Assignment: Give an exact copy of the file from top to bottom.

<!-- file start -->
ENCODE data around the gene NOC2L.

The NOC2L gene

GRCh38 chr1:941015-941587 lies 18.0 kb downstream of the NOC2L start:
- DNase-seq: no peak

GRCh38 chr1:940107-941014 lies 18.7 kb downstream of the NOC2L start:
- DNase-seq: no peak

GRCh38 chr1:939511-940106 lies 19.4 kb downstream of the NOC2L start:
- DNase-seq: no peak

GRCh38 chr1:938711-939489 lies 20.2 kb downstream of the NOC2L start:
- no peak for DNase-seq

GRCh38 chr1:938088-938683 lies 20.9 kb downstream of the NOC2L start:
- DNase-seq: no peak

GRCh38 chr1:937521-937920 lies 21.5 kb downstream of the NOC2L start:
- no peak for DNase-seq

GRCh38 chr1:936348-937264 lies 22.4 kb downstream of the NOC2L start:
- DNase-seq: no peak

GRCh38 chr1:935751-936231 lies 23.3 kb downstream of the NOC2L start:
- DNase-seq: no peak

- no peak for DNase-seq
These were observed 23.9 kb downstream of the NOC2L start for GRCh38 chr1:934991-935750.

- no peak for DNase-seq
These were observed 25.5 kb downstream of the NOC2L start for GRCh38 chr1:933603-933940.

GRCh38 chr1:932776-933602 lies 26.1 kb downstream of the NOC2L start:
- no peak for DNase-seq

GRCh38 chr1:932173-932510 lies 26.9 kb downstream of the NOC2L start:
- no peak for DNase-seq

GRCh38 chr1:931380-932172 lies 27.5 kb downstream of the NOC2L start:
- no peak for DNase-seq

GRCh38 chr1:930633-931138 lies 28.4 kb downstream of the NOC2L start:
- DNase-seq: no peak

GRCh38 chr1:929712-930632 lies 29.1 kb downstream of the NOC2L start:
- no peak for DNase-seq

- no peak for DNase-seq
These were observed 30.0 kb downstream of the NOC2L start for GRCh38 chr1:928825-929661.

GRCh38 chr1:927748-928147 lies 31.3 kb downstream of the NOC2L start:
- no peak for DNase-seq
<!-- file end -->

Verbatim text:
ENCODE data around the gene NOC2L.

The NOC2L gene

GRCh38 chr1:941015-941587 lies 18.0 kb downstream of the NOC2L start:
- DNase-seq: no peak

GRCh38 chr1:940107-941014 lies 18.7 kb downstream of the NOC2L start:
- DNase-seq: no peak

GRCh38 chr1:939511-940106 lies 19.4 kb downstream of the NOC2L start:
- DNase-seq: no peak

GRCh38 chr1:938711-939489 lies 20.2 kb downstream of the NOC2L start:
- no peak for DNase-seq

GRCh38 chr1:938088-938683 lies 20.9 kb downstream of the NOC2L start:
- DNase-seq: no peak

GRCh38 chr1:937521-937920 lies 21.5 kb downstream of the NOC2L start:
- no peak for DNase-seq

GRCh38 chr1:936348-937264 lies 22.4 kb downstream of the NOC2L start:
- DNase-seq: no peak

GRCh38 chr1:935751-936231 lies 23.3 kb downstream of the NOC2L start:
- DNase-seq: no peak

- no peak for DNase-seq
These were observed 23.9 kb downstream of the NOC2L start for GRCh38 chr1:934991-935750.

- no peak for DNase-seq
These were observed 25.5 kb downstream of the NOC2L start for GRCh38 chr1:933603-933940.

GRCh38 chr1:932776-933602 lies 26.1 kb downstream of the NOC2L start:
- no peak for DNase-seq

GRCh38 chr1:932173-932510 lies 26.9 kb downstream of the NOC2L start:
- no peak for DNase-seq

GRCh38 chr1:931380-932172 lies 27.5 kb downstream of the NOC2L start:
- no peak for DNase-seq

GRCh38 chr1:930633-931138 lies 28.4 kb downstream of the NOC2L start:
- DNase-seq: no peak

GRCh38 chr1:929712-930632 lies 29.1 kb downstream of the NOC2L start:
- no peak for DNase-seq

- no peak for DNase-seq
These were observed 30.0 kb downstream of the NOC2L start for GRCh38 chr1:928825-929661.

GRCh38 chr1:927748-928147 lies 31.3 kb downstream of the NOC2L start:
- no peak for DNase-seq